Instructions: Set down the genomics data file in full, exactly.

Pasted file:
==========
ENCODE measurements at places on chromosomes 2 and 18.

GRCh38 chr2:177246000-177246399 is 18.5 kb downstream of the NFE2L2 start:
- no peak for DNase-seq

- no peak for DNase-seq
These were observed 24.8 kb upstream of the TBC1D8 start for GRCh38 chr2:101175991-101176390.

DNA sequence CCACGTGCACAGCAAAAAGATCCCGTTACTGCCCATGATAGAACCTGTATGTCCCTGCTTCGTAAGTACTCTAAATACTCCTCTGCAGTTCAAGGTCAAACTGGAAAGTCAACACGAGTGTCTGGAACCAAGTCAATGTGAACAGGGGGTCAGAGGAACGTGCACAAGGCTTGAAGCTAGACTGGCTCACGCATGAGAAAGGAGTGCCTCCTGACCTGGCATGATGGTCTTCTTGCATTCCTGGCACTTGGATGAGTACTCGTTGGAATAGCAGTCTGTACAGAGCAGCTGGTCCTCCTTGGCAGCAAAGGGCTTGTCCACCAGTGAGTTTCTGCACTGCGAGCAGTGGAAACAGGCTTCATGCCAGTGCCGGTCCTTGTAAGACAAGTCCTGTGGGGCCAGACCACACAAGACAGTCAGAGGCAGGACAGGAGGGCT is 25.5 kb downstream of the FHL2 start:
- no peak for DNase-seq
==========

ENCODE measurements at places on chromosomes 2 and 18.

GRCh38 chr2:177246000-177246399 is 18.5 kb downstream of the NFE2L2 start:
- no peak for DNase-seq

- no peak for DNase-seq
These were observed 24.8 kb upstream of the TBC1D8 start for GRCh38 chr2:101175991-101176390.

DNA sequence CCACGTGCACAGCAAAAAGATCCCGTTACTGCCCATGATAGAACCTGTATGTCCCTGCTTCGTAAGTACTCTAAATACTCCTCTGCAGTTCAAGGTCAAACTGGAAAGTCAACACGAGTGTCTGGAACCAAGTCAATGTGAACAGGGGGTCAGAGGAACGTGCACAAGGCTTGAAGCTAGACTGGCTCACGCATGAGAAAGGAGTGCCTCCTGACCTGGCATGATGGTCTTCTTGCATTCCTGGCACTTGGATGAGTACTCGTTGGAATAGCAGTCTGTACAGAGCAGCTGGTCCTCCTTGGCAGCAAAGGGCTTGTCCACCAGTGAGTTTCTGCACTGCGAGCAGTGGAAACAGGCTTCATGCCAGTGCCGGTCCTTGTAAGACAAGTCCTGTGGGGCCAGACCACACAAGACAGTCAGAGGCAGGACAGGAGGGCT is 25.5 kb downstream of the FHL2 start:
- no peak for DNase-seq